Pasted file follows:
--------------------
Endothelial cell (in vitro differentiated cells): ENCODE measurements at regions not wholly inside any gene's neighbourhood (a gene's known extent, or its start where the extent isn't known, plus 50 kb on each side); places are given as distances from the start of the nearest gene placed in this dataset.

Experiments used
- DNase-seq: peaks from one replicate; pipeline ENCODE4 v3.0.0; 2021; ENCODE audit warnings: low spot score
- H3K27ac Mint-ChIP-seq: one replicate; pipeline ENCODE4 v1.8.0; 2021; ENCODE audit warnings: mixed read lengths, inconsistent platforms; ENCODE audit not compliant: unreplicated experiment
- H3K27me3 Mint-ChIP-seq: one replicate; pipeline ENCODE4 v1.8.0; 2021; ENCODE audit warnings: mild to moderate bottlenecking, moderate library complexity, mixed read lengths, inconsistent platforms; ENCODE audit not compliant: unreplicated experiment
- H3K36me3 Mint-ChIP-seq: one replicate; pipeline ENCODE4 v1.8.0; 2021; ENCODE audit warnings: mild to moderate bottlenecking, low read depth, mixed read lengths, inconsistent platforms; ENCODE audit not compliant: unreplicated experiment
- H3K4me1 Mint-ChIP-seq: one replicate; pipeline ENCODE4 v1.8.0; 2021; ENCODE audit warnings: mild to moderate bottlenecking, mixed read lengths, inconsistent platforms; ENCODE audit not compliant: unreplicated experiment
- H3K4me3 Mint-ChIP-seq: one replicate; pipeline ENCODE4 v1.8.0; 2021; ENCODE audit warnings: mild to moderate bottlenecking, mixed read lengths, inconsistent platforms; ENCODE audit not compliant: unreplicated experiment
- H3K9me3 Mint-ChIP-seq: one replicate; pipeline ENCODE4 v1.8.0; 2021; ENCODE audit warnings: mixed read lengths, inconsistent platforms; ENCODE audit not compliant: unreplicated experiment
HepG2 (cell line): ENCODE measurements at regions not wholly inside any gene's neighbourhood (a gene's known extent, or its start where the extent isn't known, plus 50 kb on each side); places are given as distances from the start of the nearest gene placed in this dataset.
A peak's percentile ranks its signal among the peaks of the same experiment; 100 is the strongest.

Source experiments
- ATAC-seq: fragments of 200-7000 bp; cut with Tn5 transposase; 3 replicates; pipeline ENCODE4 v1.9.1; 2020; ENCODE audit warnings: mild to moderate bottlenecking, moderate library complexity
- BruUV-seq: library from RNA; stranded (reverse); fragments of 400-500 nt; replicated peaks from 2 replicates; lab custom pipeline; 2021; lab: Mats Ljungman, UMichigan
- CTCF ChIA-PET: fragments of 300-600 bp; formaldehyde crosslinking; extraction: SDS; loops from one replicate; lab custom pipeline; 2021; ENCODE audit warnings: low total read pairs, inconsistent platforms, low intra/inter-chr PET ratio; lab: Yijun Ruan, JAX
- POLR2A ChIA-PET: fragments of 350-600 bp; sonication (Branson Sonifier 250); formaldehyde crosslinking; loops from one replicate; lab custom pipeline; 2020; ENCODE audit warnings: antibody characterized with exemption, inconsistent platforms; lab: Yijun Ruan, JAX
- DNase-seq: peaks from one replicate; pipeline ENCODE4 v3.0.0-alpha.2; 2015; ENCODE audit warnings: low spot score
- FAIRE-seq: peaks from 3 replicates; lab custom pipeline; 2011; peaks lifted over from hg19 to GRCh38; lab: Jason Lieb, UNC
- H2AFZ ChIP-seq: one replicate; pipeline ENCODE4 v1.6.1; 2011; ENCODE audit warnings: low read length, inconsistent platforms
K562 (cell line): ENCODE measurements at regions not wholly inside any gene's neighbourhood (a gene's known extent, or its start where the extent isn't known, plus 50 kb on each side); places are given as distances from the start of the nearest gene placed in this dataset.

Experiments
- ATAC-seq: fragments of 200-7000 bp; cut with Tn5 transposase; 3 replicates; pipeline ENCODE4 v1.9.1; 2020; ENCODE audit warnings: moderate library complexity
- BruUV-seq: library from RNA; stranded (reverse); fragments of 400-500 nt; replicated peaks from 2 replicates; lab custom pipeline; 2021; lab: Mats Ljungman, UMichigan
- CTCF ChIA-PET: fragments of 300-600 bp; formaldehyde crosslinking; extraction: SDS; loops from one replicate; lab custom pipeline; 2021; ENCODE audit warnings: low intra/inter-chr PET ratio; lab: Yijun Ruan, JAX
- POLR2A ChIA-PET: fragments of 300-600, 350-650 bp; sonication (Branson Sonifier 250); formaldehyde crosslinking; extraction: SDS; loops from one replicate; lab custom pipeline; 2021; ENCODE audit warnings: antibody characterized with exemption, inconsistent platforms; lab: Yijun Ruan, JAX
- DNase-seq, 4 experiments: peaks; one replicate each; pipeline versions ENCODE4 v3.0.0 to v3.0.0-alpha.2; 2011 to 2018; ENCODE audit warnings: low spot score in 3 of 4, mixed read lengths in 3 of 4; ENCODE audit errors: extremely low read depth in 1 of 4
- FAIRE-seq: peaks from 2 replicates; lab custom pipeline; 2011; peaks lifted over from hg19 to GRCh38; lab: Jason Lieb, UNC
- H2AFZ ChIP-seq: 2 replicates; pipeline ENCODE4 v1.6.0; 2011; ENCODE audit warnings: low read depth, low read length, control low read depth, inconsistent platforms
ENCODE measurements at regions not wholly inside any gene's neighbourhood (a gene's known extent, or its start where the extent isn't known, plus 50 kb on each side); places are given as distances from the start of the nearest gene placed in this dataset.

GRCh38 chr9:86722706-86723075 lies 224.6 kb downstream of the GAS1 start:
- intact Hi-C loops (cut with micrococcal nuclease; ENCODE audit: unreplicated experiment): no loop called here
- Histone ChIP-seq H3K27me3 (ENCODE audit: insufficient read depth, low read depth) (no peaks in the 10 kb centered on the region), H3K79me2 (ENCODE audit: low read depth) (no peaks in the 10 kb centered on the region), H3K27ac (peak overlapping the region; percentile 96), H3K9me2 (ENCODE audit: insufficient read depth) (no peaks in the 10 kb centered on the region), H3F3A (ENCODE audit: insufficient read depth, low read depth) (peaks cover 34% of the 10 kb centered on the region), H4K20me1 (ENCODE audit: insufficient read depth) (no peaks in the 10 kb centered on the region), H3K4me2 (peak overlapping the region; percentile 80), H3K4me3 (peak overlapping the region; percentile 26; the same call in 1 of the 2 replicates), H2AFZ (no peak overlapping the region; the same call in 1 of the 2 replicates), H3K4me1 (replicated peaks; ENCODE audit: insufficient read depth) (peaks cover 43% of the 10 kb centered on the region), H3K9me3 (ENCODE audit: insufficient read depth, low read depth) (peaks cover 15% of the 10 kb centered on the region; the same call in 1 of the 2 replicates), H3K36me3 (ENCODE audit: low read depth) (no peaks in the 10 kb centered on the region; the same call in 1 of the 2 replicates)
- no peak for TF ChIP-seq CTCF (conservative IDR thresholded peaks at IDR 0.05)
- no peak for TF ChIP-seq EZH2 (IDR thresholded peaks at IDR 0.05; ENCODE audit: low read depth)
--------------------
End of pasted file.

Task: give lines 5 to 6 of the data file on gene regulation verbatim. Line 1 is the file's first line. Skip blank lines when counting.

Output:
- H3K27me3 Mint-ChIP-seq: one replicate; pipeline ENCODE4 v1.8.0; 2021; ENCODE audit warnings: mild to moderate bottlenecking, moderate library complexity, mixed read lengths, inconsistent platforms; ENCODE audit not compliant: unreplicated experiment
- H3K36me3 Mint-ChIP-seq: one replicate; pipeline ENCODE4 v1.8.0; 2021; ENCODE audit warnings: mild to moderate bottlenecking, low read depth, mixed read lengths, inconsistent platforms; ENCODE audit not compliant: unreplicated experiment